She was ripped off by scammers posing as Thunder season ticket holders on Craigslist.
Henderson said, "I saw that it was on row B, which is super close to the court."
Kate took the bait, but instead of wiring the cash, the scam artist instructed her to load the money ont a Green Dot MoneyPak card, something similar to a pre-paid debit card.
The crooks don't need the card though, just the serial number on back lets them drain the entire balance.
The Hendersons are now out $900.
The MoneyPak card is not tied to a bank account, therefore your money is not insured against a loss, which means there's no recourse for Kate.
On its website, Green Dot warns customers, "If you give your MoneyPak number to a criminal, we are not responsible to pay you back."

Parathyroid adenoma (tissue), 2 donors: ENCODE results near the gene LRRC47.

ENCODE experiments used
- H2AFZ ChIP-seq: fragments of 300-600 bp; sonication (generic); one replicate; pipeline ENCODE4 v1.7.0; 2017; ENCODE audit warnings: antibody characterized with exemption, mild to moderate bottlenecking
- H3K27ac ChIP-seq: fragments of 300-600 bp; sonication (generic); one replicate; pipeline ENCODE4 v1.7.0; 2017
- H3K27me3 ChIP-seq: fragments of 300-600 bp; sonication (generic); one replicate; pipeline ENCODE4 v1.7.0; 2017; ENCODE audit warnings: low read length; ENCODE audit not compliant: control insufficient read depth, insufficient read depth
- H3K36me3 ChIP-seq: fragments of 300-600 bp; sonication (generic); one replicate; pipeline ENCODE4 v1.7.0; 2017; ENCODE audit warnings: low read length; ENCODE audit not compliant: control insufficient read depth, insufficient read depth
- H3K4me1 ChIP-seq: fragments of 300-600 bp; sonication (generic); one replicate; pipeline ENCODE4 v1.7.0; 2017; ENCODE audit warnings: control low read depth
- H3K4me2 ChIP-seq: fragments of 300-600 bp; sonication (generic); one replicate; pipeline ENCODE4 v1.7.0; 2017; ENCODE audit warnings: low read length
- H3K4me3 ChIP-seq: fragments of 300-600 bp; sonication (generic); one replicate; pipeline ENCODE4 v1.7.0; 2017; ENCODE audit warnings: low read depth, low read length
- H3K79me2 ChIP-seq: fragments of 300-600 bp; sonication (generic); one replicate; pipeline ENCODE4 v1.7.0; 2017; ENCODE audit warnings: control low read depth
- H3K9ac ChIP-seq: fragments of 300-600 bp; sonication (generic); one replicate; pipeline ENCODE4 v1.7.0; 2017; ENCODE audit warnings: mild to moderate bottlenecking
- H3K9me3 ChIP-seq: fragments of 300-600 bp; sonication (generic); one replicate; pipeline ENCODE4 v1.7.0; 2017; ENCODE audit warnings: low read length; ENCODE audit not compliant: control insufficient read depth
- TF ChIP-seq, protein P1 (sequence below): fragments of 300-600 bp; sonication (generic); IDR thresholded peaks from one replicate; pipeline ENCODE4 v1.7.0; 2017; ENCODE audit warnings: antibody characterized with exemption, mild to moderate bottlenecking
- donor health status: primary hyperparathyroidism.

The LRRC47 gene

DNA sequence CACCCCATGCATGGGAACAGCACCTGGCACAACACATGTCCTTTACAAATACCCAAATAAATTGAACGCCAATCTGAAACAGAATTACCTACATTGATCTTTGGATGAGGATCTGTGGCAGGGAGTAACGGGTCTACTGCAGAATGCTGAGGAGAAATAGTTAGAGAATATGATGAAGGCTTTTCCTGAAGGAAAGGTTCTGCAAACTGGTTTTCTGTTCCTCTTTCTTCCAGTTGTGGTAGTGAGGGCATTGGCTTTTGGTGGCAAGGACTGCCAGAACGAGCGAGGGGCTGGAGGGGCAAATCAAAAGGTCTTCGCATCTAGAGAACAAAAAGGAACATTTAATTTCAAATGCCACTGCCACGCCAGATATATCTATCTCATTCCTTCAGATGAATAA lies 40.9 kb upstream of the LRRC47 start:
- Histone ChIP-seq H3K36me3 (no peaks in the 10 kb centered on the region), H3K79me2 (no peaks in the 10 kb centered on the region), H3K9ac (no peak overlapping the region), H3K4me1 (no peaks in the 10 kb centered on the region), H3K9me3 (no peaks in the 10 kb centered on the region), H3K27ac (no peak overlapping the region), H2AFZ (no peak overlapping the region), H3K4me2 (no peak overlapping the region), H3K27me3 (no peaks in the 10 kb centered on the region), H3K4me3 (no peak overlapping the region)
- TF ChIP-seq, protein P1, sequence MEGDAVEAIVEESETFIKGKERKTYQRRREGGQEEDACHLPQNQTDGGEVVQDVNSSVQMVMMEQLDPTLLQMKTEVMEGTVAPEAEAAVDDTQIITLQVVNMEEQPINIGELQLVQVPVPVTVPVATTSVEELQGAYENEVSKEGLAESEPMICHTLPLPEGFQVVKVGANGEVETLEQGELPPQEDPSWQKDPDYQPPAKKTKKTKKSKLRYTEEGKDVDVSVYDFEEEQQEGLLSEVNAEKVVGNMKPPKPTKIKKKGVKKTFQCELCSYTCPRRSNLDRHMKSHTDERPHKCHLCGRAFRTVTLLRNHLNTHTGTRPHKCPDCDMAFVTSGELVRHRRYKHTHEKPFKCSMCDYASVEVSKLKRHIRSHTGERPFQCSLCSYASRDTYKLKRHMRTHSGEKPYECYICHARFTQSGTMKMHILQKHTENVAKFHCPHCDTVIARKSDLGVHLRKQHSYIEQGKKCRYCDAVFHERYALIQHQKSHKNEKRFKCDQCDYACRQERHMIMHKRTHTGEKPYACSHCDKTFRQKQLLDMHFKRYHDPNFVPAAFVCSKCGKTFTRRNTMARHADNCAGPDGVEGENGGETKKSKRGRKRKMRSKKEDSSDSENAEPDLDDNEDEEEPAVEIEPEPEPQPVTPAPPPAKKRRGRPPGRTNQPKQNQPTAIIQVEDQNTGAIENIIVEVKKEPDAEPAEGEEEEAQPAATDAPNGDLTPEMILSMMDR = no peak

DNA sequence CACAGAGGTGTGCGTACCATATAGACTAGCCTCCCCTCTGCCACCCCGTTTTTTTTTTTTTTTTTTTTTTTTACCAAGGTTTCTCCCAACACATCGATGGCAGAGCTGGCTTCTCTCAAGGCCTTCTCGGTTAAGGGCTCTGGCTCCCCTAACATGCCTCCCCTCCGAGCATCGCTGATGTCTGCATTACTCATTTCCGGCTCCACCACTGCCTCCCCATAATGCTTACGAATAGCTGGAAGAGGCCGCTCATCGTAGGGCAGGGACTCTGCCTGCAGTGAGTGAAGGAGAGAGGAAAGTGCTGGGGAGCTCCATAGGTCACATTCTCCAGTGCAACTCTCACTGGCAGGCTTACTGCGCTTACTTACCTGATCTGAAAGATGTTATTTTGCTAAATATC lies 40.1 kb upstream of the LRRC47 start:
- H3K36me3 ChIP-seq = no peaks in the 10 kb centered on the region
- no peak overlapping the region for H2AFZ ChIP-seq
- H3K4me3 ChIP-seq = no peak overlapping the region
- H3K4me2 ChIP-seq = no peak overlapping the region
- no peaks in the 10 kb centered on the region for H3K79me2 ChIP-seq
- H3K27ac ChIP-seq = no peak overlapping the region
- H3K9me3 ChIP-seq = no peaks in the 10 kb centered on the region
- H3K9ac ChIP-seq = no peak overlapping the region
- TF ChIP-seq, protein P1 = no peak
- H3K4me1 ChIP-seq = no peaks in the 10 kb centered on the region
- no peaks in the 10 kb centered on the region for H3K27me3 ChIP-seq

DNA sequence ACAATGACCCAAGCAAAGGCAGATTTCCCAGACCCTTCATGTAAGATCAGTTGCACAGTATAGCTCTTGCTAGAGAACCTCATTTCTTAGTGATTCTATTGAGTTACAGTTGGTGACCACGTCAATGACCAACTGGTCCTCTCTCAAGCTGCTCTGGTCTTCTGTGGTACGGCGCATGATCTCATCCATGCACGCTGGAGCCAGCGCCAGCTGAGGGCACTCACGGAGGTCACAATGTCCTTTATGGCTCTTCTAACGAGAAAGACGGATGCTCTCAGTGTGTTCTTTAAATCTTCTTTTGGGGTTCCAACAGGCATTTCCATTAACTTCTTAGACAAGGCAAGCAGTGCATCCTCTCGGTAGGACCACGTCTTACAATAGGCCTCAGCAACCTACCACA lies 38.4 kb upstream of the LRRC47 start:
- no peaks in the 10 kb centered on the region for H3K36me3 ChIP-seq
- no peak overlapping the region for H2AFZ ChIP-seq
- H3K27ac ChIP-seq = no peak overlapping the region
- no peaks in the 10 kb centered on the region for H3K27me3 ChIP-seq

We wanted to know who was responsible for stealing Kate's money but by the time we tried the reach the scammers, their New Jersey numbers wer already disconnected.
We did however uncover the same ticket scam in Boston for the NBA's Eastern Conference Finals and in New Jersey for the NHL's Stanley Cup.
Thunder spokesperson Dan Mahoney warns of other ticket scams where scalpers sell counterfiet tickets.
Mahoney said, "The only authorized online retailer and only authorized way to buy tickets online for us right now is the Thunder Ticket Exchange."
Henderson won't go anywhere else for tickets from now on.
Don't dribble yourself into a corner.
Trust your gut and avoid ticket offers that require you to pay first before receiving your tickets.
Get OKC Thunder tickets through the Thunder Ticket Exchange here.